Hiding behind a park playground filled with children is a small theatre that could easily be overlooked as a shed. But with closer inspection, one will find that the GTC Burbank Theatre, located in the George Izay Park, is home to ten years of Asian American theater. Inside the intimate, unassuming space, you'll most likely sit elbow to elbow with fellow audience members, a UC grad on one side and a couple on their first date on the other.
It's a Sunday afternoon during “tech week,” which Lodestone co-founder Phillip Chung explains is when the cast moves from the rehearsal space (in this case, director Jeff Liu's garage where they've been for the last five weeks) into the GTC, where they will stage the very last Lodestone production: Grace Kim & the Spiders From Mars.
I'm scooted into a haphazard space, filled with blocks and furniture. An hour later, the set is flawlessly transformed into a living room that could easily be found in any cozy home in the middle of December. Two hours later, I am comfortably wedged into a seat, watching the first rehearsal of Lodestone's final production. My original intention was to stay for only half of rehearsal, but five minutes into the play, I knew I would be staying much longer.
References to artists from Outkast to Janis Joplin (and let's not forget David Bowie). A sexually frustrated best friend who squeezes the lead actress's love interest's butt at every opportunity. A clan of women screaming, “just tell him you have cancer you dumb bitch” at a Korean drama while wringing their noses. A game of scramble concluding with an older brother on his knees yelling, "It's a picture of the earth doing lines of coke!" (The correct answer to the Scramble drawing: "global warming.") For full disclosure, this is my first Lodestone production, so I didn't know what to expect. But what Lodestone insists is true: this certainly isn't your grandfather's show.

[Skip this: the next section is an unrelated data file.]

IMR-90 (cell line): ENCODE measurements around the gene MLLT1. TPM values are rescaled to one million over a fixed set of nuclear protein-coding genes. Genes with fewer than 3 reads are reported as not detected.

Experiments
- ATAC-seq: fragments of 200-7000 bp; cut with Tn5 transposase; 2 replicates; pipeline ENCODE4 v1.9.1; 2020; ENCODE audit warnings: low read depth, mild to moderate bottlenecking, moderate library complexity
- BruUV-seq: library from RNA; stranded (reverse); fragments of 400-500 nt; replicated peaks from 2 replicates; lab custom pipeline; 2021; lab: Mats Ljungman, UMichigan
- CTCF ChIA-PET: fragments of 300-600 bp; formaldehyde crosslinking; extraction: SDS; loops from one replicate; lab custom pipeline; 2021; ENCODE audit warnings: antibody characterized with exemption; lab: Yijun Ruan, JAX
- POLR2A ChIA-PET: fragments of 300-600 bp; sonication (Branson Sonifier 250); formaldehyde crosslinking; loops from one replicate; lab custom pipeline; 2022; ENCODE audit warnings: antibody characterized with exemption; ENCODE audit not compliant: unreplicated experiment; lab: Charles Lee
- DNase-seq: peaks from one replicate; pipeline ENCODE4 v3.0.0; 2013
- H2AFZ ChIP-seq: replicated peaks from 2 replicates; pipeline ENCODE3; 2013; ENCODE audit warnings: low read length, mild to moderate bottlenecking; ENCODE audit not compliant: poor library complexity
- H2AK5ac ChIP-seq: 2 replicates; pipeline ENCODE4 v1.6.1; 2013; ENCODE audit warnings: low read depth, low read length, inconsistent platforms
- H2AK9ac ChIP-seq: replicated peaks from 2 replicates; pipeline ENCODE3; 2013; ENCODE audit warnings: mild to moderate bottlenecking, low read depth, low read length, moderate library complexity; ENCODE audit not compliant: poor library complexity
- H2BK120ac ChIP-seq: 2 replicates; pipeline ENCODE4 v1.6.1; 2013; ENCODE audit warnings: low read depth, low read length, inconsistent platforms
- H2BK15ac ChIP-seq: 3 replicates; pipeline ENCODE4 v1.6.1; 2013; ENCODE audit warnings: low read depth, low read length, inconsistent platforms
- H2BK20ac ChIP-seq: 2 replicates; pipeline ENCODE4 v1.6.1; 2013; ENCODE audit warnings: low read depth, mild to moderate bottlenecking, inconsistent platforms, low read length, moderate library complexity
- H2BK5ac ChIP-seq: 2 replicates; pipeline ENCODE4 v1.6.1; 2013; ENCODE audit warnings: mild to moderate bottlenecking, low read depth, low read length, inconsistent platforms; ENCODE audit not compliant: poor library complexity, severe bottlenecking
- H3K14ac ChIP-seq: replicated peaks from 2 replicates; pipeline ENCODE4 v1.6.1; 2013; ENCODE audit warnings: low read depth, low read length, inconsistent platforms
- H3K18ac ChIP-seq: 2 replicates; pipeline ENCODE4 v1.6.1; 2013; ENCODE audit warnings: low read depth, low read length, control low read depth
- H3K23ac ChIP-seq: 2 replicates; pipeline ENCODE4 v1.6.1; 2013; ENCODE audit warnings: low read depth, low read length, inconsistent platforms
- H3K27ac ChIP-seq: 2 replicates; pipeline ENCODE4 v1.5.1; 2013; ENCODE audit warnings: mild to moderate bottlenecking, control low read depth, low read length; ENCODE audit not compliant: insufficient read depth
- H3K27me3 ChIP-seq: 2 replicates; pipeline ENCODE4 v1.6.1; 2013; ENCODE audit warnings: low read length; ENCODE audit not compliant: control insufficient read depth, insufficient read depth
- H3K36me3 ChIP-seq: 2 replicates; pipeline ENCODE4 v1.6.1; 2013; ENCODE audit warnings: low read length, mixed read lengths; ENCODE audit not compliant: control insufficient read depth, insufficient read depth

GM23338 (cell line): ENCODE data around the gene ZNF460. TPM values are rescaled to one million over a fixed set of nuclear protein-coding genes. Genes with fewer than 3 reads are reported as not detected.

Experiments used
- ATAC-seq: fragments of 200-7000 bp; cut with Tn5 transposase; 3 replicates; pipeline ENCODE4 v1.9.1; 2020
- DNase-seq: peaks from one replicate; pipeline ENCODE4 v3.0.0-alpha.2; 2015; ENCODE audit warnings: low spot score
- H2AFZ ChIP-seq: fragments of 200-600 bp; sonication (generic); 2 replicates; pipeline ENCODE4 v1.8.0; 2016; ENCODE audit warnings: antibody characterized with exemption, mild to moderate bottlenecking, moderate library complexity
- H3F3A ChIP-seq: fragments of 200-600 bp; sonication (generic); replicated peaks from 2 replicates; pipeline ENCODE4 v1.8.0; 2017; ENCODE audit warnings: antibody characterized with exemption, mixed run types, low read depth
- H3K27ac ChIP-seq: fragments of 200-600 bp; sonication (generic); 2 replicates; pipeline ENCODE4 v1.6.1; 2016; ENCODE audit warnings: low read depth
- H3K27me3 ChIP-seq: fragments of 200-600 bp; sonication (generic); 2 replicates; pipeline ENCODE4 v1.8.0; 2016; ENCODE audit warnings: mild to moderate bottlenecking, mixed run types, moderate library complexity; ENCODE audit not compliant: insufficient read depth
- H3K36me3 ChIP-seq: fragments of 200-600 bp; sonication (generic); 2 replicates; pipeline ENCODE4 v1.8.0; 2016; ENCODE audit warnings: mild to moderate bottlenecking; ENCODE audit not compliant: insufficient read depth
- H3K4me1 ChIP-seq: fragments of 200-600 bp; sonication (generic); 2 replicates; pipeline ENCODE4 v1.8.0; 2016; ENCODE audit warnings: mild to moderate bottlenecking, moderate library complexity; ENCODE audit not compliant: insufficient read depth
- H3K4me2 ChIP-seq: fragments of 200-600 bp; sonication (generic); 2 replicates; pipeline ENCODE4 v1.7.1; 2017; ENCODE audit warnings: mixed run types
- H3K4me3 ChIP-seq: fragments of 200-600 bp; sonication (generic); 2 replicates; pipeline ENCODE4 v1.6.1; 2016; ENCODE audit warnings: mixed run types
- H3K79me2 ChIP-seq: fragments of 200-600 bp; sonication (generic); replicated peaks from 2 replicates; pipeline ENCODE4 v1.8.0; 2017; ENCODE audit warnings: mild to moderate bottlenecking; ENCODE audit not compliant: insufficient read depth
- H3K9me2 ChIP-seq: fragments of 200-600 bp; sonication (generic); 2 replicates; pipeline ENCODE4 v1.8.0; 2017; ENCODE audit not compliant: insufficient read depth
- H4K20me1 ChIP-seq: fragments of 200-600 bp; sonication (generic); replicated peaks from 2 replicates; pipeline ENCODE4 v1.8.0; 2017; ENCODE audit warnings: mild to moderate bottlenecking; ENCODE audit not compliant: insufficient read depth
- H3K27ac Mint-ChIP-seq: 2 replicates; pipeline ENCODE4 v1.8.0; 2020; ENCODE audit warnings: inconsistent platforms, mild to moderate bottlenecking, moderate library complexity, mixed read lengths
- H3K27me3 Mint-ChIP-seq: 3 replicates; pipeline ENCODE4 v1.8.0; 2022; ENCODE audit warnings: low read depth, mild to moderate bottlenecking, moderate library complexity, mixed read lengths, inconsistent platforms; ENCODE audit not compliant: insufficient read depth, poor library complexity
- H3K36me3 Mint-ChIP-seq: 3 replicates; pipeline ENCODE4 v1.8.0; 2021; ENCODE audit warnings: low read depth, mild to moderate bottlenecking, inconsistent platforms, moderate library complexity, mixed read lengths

The play was specifically written to be the very last show of the Lodestone theatre ensemble as it wraps up its tenth and final season. If East West Players is the pioneer in Asian American theatre, Lodestone is the UC alumnus who secretly desires to chuck their law degree and either go into guerilla filmmaking or break into the food truck industry.
Set in the suburbs of Newark during Christmas, Grace Kim and the Spiders from Mars follows the Kim family, which include a set of siblings with an endearing set of idiosyncrasies. Grace Kim, the med-school drop out and current employee at the local record store, lives in the shadow of her younger sister who brings home her new fiancé Wayne, an M.D. with a successful practice in Beverly Hills. Her family worries that Grace's eccentric behavior (which includes buying a replica of Jimi Hendrix's penis) might scare away her sister's new beau. Not too far into the play, we realize the two not getting along is the least of their worries. Grace and Wayne get along –- too well -- and are even caught dancing to ABBA alone during the middle of the night while everyone else is sound asleep, except for well, the poor sister/fiance who discovers them. Can anyone say drama?
Elizabeth Ho's dry tone and quick wit is perfect for Grace, who struggles with being treated as the family outcast. Although her father urges her to return to med school after a 10 year hiatus, Grace contemplates moving to Seattle to teach music to autistic children. Ho's performance seemed to resonate with many of the Asian American members of the audience attending opening night. Prone to child-like moments, such as calling her sister a “rotten piece of kimchee chige” in a daydream, Grace is authentically depicted as an adult who is still mourning her mother after all these years.